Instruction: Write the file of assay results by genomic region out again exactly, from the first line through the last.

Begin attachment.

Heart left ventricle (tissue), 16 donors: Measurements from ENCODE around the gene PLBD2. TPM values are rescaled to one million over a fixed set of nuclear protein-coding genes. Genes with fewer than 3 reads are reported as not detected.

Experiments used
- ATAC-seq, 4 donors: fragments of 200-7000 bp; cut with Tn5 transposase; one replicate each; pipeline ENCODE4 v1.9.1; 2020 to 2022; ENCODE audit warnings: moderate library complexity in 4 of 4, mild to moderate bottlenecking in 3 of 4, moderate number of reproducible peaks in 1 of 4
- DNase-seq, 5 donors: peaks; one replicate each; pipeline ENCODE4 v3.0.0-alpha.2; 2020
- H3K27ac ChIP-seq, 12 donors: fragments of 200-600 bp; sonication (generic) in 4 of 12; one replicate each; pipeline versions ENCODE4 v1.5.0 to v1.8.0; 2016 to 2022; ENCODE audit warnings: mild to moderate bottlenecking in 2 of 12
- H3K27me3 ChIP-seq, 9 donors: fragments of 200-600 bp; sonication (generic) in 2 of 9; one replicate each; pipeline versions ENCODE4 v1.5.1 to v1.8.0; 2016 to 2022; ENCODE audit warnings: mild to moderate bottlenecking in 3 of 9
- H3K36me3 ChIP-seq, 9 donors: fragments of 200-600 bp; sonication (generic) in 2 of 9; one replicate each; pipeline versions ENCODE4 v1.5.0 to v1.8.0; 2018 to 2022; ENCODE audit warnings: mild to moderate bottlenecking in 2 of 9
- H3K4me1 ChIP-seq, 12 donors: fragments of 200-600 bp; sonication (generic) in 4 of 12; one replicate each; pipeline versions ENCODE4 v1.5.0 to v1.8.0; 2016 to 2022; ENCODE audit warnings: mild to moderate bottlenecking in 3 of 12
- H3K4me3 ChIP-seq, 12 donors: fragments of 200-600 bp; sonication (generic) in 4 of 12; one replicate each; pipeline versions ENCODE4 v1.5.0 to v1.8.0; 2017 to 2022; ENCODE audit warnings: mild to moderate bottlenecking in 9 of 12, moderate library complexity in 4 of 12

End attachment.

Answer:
Heart left ventricle (tissue), 16 donors: Measurements from ENCODE around the gene PLBD2. TPM values are rescaled to one million over a fixed set of nuclear protein-coding genes. Genes with fewer than 3 reads are reported as not detected.

Experiments used
- ATAC-seq, 4 donors: fragments of 200-7000 bp; cut with Tn5 transposase; one replicate each; pipeline ENCODE4 v1.9.1; 2020 to 2022; ENCODE audit warnings: moderate library complexity in 4 of 4, mild to moderate bottlenecking in 3 of 4, moderate number of reproducible peaks in 1 of 4
- DNase-seq, 5 donors: peaks; one replicate each; pipeline ENCODE4 v3.0.0-alpha.2; 2020
- H3K27ac ChIP-seq, 12 donors: fragments of 200-600 bp; sonication (generic) in 4 of 12; one replicate each; pipeline versions ENCODE4 v1.5.0 to v1.8.0; 2016 to 2022; ENCODE audit warnings: mild to moderate bottlenecking in 2 of 12
- H3K27me3 ChIP-seq, 9 donors: fragments of 200-600 bp; sonication (generic) in 2 of 9; one replicate each; pipeline versions ENCODE4 v1.5.1 to v1.8.0; 2016 to 2022; ENCODE audit warnings: mild to moderate bottlenecking in 3 of 9
- H3K36me3 ChIP-seq, 9 donors: fragments of 200-600 bp; sonication (generic) in 2 of 9; one replicate each; pipeline versions ENCODE4 v1.5.0 to v1.8.0; 2018 to 2022; ENCODE audit warnings: mild to moderate bottlenecking in 2 of 9
- H3K4me1 ChIP-seq, 12 donors: fragments of 200-600 bp; sonication (generic) in 4 of 12; one replicate each; pipeline versions ENCODE4 v1.5.0 to v1.8.0; 2016 to 2022; ENCODE audit warnings: mild to moderate bottlenecking in 3 of 12
- H3K4me3 ChIP-seq, 12 donors: fragments of 200-600 bp; sonication (generic) in 4 of 12; one replicate each; pipeline versions ENCODE4 v1.5.0 to v1.8.0; 2017 to 2022; ENCODE audit warnings: mild to moderate bottlenecking in 9 of 12, moderate library complexity in 4 of 12